Salamander
  • 5 Posts
  • 58 Comments
Joined 1Y ago
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Cake day: Dec 19, 2021

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Place the ^^ inside the square brackets.

So: Text1

Text[^1^](https://lemmy.ml)

This will show up nicely in the browser. However, it will not show up correctly in Jerboa.

In Jerboa, this will show up correctly:

Text<sup>1</sup>

Text<sup>[1](https://lemmy.ml)</sup>

But not in the browser.

Not sure of a way that works for both.


It is common that the answers live somewhere else that is not paywalled. To find them, you can copy a short portion of the part of the answer that you can see and run an exact match search by putting the fragment between quotes (search: “fragment”)


My memory is a bit hazy on this. After listening to Snowden’s “Permanent Record” audiobook , my interest in encryption and online privacy grew. I became much more aware about how unhealthy it is to have a society that relies on large centralized platforms to broker people’s social interactions.

At some point along the process of looking into solutions to the centralization problem I remember running into Dessalines’ essay on “Favorite apps and services”. I think I found it via a google search for decentralized social media alternatives or de-googling, or on a post on Reddit alternatives, I don’t remember the details. In this list lemmy is listed as a reddit alternative, and I was shopping for one 😄

I am glad I found lemmy as it encouraged me to learn about self-hosting, and that has snowballed in a positive way.


Car crashes are one of the main sources of traumatic brain injuries. I think that it is likely that someone who is wearing a helmet during a car crash would be protected to a degree from TBIs, so I looked a bit for a source on this and found this relevant blog post:

Op-Ed: Yes, Gov. Cuomo, Car Helmets Could Save Lives

Fortunately here in the Netherlands we don’t have to bike with a helmet on. Would I be supposed to leave it hanging from my bike, exposed to the rain and theft? Or carry it with me into the shops and bars and keep an eye on it? Sounds like a nuisance.


By getting immediate feedback on your writing.

A student can provide it an idea that they are stuck on and being given several pathways through which you can get unstuck.

By generating personalized content immediately that you can then analyze.

Specific example: A student explains the thought process while using an AI to create a poem. The student would provide a prompt to the AI, the AI provides a poem, then the student analyzes that poem and provides another prompt to improve the poem. The student will justify the reasons why they decided to convey the new prompt, explaining in which ways the AI’s poem erred from the expected format for that particular type of poetry. There should be at leas 10 prompts. If the student considers the poem to be a good poem before the 10 prompts, the student should defend why it is a good poem and try to transform it to convey some different emotion.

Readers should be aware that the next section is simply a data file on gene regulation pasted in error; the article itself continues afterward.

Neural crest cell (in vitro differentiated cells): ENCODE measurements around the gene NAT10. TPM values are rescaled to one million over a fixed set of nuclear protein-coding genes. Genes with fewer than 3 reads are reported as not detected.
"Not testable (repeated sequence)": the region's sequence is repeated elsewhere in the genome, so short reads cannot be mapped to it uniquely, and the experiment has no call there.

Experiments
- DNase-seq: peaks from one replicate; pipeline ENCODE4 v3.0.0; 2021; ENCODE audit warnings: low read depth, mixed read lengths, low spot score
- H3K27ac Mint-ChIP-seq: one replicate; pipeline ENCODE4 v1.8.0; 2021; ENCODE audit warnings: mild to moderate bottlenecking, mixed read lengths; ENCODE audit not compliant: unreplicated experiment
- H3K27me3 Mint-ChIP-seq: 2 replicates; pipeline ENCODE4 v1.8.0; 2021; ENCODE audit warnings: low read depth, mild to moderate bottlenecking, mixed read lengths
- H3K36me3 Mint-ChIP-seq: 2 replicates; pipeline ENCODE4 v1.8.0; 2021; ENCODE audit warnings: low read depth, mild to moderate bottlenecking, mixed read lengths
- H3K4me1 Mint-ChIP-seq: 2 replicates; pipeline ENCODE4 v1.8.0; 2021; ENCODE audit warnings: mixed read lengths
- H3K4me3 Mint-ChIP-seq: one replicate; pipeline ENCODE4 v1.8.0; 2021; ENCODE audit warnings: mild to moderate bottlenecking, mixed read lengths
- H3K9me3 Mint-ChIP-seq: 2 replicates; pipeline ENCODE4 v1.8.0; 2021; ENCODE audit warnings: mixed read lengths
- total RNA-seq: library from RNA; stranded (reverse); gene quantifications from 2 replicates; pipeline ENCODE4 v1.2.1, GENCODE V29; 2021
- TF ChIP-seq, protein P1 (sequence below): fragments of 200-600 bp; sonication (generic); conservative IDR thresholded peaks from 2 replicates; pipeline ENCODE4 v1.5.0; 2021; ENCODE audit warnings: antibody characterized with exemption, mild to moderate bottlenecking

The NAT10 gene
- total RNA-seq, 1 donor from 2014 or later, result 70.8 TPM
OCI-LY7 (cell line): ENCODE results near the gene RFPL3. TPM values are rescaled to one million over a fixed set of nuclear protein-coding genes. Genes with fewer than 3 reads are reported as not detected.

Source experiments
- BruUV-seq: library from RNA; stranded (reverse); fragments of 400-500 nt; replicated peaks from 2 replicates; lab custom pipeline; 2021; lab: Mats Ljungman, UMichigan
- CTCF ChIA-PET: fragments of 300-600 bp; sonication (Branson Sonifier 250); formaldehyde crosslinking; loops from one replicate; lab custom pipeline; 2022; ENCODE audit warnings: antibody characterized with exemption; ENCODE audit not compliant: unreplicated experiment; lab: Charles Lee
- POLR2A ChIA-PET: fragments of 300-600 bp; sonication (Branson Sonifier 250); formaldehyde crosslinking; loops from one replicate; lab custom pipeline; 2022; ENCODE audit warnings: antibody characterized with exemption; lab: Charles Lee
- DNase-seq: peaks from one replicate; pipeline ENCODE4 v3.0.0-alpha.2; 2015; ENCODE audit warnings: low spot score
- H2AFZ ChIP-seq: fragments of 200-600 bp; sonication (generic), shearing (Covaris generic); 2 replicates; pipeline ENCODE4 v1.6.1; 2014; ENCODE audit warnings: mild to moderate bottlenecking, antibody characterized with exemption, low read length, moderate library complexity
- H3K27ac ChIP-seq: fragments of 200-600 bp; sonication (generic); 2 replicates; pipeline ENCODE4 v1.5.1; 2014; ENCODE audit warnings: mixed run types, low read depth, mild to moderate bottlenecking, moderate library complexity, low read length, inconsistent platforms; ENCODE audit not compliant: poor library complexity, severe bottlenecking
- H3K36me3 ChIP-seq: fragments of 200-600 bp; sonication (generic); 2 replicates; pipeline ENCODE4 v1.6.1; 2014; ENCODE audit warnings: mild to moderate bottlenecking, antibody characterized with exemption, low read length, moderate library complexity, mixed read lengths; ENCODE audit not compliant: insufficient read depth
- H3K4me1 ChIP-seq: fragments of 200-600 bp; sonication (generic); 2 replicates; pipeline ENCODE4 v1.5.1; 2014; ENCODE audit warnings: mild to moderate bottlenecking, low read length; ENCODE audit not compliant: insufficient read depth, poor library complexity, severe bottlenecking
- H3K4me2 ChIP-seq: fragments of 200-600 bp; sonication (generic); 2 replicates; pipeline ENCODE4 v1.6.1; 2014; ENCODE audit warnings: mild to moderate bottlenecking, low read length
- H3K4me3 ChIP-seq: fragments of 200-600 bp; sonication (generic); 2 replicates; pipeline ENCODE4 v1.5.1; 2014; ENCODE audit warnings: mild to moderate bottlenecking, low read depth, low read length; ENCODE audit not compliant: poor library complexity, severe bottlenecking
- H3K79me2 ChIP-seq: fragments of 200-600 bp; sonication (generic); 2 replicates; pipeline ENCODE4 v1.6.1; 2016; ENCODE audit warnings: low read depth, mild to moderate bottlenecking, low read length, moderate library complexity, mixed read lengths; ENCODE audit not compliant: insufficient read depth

I think that this type of AI-supervised learning is very different from what we are used to, and it can create a very engaging and dynamic process. This is just one random example - I am sure that good teachers will come up with excellent techniques.

And I do want to point out that we learn basic arithmetic without using calculators. Teachers can ask students not to use an AI for some particular work. Students can cheat, and most schools around the world do not have anti-plagiarism tools. Common tools can’t even detect translated plagiarism, so if someone speaks two languages they can plagiarize all they want with little worry (actually, when I worked as a teacher I did translate work that I was suspicious about and caught a few, but most teachers won’t bother). I doubt that AI will increase the percentage of students that want to cheat, and it is easy to cheat.


The benefits that AI can bring to an education setting are so astronomically greater than the downside of plagiarism. I completely agree, we adapted to calculators, we will adapt to incorporating AI into education.


Hah, is this really a ChatGPT bot? Or someone is manually copying and pasting ChatGPT answers?

Why does it show a lack of attention to detail?


A few tech jobs, but mostly optics/physics/chemistry research jobs.


Thanks. I thought so too. Sometimes I think I may be over-critical, so I wanted to check ;)

If you emailed me from this address i would consider you a dork, and as a bit of one myself i might start calling you Fratnickle.

Fratnickle! Haha, I did not even think about how sounds if you read the @ as ‘at’.


How do you feel about this personal e-mail format?